Body Paragraphs

by Daymon Kiliman

Each body paragraph is like a self-contained, short essay. Each needs some sort of introduction (which might also be the topic sentence), evidence, assertions (or claims), and a conclusion (which will transition into the next paragraph). Just like with any essay, each paragraph needs to be clearly focused.

In the case of body paragraphs, this means that each paragraph addresses one piece of the writing project, whether your objective is to prove an argument or tell a story (or both).

Clearly focused body paragraphs also relate back to your thesis. Each paragraph supports your thesis in some way, whether by presenting new evidence, exploring counter-arguments, or explaining part of the process. When each paragraph clearly relates back to your thesis, the essay is cohesive.

To produce a coherent essay, the body paragraphs need to be ordered in a logical way. You should expect to move paragraphs around, split them up differently, or delete or move sentences that don’t fit as part of the revision process.

Always be sure that you make appropriate revisions to a paragraph’s content if you move it or delete something. The paragraph might need additional information so that it makes sense to your readers.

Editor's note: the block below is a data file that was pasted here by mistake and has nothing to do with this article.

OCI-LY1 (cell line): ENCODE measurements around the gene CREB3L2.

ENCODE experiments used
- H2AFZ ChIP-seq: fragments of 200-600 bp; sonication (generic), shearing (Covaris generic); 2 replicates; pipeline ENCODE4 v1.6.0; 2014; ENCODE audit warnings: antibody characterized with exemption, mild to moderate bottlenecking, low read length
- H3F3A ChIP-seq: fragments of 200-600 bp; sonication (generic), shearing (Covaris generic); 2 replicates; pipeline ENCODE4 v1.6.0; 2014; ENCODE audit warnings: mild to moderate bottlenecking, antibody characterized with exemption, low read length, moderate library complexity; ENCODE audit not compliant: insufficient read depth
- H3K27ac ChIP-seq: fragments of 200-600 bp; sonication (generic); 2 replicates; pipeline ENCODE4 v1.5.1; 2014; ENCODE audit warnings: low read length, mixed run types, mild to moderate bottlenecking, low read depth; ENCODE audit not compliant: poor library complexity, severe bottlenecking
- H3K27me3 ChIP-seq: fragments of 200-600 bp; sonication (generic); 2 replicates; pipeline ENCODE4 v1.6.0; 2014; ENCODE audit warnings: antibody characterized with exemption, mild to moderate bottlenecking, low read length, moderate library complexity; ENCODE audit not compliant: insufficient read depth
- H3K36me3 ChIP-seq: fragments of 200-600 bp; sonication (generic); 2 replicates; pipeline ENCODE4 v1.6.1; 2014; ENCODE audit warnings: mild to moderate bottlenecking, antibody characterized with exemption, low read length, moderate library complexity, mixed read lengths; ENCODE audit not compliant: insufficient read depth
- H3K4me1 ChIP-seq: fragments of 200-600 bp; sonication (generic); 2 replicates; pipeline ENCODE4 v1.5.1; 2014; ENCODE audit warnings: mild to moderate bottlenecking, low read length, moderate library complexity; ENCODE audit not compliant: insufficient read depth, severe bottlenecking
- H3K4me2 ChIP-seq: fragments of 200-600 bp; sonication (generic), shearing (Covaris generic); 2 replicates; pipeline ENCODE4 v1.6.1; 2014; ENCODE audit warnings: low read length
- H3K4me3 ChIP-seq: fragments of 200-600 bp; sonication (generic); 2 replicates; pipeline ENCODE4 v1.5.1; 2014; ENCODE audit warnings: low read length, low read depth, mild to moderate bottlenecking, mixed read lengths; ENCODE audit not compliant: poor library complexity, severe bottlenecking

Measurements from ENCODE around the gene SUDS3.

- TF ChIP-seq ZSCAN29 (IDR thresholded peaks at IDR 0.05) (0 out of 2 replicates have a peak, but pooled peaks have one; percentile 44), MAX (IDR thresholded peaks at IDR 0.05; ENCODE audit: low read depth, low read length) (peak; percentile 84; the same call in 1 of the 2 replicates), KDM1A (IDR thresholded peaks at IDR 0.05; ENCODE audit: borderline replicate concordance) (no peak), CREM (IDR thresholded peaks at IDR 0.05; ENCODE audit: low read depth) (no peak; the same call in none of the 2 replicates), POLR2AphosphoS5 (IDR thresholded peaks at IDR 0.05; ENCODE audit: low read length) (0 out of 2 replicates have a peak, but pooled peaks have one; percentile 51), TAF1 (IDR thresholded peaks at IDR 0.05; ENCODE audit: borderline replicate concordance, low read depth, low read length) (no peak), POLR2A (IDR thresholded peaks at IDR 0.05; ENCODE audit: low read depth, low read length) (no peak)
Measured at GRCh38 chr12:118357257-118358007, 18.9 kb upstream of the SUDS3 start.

Quick tip: Read your thesis, the topic sentence of each paragraph, and then one sentence from your conclusion. If the essay makes sense when you only read these important sentences, then your readers will be able to follow your essay easily.

The handout below walks you through the process of writing body paragraphs.

If you click on the link above the handout, it will take you to our homesite, where you can check out other resources to improve your writing skills and prepare you for academic, professional, and civic writing.

UIS The Learning Hub Handouts

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